The prime minister said the new long-term vision for towns, backed by £1 billion of investment, was about putting “funding in the hands of local people” to improve their communities.
The Prime Minister said the UK’s towns had been ‘taken for granted’ by politicians in the past as he announced £1 billion of investment.
Nervous Tories implore PM to ‘ignore populist insanity’ and keep slim election hopes alive
This weekend will see the starting gun fired on the race for power at next year’s general election. But Mr Sunak risks being knocked off course by what is shaping up to be an almighty battle between the right of his party and the more moderates – urging him to ignore their “populist insanity”.
This weekend’s Tory Party conference will see the starting gun fired on the race for power at next year’s general election. But Mr Sunak faces an almighty battle, write Kate Devlin and Adam Forrest
Analysis: Will Sunak convince the public he’s the man to fix the UK’s problems?
It was not supposed to be like this, writes Kate Devlin, from the Tory Party conference in Manchester.
His last party conference before the election should be Rishi Sunak’s chance to convince voters to give the Conservatives another shot at government.
Instead, he has arrived in Manchester under pressure from his own party - over tax, immigration and, of course, HS2.
The prime minister has been working on his conference speech for months.
His message will be an appeal to the public that he is the person to fix the long-term problems the country faces.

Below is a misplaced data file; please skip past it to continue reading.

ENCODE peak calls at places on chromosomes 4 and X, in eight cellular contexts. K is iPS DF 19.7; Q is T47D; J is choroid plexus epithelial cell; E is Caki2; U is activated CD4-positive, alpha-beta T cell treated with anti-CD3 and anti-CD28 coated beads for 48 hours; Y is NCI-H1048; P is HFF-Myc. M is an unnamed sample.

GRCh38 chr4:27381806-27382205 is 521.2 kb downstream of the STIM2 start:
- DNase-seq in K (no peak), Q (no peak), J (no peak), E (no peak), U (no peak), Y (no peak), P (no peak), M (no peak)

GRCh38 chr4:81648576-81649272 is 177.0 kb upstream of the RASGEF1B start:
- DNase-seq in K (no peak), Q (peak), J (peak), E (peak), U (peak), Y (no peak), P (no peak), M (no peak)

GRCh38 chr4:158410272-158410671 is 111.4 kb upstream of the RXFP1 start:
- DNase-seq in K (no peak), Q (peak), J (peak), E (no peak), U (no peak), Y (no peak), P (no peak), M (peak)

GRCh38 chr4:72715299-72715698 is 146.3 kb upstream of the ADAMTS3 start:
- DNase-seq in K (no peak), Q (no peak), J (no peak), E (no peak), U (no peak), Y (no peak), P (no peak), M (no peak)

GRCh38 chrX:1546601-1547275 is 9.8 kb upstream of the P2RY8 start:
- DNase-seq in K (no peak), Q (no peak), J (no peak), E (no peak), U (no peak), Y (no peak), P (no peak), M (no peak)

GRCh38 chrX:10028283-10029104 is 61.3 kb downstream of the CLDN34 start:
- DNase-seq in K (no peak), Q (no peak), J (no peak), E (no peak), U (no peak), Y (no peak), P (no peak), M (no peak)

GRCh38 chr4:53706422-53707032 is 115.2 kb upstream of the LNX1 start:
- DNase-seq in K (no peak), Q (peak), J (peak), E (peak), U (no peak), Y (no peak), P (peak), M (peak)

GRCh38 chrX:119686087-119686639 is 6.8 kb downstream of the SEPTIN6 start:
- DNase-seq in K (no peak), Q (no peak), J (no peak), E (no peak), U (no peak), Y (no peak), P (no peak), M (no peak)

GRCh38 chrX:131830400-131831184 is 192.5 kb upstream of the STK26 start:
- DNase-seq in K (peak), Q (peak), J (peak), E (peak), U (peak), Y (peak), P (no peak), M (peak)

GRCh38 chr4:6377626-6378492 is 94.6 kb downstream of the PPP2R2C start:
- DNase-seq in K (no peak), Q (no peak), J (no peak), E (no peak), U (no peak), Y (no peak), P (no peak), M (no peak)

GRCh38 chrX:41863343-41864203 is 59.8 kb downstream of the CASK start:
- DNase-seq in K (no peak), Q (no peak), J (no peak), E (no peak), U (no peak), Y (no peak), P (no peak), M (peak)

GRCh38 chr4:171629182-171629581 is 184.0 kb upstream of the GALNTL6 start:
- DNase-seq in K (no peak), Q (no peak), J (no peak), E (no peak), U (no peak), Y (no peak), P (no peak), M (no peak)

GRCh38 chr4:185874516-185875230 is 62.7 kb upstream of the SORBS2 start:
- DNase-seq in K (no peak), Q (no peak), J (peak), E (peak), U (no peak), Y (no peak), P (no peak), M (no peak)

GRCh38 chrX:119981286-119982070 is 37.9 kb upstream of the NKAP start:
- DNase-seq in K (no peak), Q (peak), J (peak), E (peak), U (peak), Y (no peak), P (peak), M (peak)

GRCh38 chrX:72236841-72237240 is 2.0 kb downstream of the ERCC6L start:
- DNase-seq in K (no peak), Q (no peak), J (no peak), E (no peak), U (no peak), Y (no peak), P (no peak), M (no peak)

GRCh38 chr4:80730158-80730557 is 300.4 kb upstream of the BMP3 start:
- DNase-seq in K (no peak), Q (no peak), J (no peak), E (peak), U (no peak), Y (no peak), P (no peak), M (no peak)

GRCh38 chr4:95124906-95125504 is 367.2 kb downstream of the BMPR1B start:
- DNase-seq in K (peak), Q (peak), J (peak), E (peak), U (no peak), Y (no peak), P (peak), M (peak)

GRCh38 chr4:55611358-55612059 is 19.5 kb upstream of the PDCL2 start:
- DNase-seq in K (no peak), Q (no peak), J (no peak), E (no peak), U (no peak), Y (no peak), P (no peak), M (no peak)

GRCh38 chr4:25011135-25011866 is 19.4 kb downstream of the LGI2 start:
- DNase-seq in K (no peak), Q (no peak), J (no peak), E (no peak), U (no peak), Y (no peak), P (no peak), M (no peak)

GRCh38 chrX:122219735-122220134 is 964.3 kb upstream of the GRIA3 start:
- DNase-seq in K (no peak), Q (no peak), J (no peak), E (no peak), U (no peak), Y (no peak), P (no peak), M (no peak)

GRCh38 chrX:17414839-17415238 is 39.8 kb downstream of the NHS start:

But with problems within his own party appearing to come home to roost, will that call be heard?
File photo: Rishi Sunak
(Copyright 2023 The Associated Press. All rights reserved)
Badenoch: Leaving ECHR must be on the table
Rishi Sunak must be prepared to leave the ECHR if judges block his plan to deport migrants to Rwanda, the business secretary has said.
Kemi Badenoch, seen as a future leader of the Tory Party, told The Sunday Times that leaving the convention is “definitely something that needs to be on the table”.
David Cameron and Theresa May have flirted with leaving in the past but ultimately pulled back from doing so.
Blow for Rishi Sunak as Iceland boss donor quits party over ‘flip-flopping’ on big policies
The Conservative donor, one the party’s leading business supporters, said the Tories had “drifted out of touch” during the cost of living crisis and have shown an “inability to deliver”.
Adam Forrest reports:
Conservatives ‘out of touch’ on HS2 and net zero, says Richard Walker – who had hoped to stand as Tory candidate